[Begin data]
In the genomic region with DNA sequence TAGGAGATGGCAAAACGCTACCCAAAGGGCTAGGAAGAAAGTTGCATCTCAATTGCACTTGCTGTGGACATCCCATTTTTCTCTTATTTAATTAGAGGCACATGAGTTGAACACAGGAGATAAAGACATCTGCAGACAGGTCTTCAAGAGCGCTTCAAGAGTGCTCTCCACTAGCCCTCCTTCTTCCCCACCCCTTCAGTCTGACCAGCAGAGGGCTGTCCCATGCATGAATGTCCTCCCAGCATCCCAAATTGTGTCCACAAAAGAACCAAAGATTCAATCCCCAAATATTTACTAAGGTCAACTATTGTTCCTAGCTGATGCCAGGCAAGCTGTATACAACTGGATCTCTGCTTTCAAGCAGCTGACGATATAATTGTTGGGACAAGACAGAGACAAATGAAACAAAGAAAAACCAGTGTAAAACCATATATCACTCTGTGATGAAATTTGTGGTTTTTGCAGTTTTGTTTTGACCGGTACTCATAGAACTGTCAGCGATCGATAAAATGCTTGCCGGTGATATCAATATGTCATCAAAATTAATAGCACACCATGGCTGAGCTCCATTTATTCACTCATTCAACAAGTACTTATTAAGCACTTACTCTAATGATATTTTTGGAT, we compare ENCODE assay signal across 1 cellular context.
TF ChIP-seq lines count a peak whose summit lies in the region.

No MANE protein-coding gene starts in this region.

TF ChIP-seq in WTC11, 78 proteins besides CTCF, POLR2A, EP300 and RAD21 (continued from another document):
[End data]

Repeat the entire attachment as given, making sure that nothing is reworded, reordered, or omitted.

In the genomic region with DNA sequence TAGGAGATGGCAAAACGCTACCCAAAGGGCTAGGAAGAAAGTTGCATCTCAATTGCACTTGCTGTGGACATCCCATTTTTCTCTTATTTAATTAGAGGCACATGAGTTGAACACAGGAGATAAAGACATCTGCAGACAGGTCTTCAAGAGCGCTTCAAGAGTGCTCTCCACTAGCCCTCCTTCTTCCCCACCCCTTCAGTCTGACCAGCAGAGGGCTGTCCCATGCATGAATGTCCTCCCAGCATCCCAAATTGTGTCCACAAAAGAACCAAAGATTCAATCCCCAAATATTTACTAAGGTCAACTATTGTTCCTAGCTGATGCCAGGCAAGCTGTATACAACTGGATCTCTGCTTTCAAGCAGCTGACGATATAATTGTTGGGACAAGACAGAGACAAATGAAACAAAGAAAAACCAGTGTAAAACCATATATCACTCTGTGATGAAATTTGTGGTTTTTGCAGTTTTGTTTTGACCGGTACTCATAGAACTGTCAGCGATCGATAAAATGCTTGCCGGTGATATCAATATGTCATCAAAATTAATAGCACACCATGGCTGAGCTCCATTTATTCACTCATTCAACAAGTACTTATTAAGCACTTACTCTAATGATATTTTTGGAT, we compare ENCODE assay signal across 1 cellular context.
TF ChIP-seq lines count a peak whose summit lies in the region.

No MANE protein-coding gene starts in this region.

TF ChIP-seq in WTC11, 78 proteins besides CTCF, POLR2A, EP300 and RAD21 (continued from another document):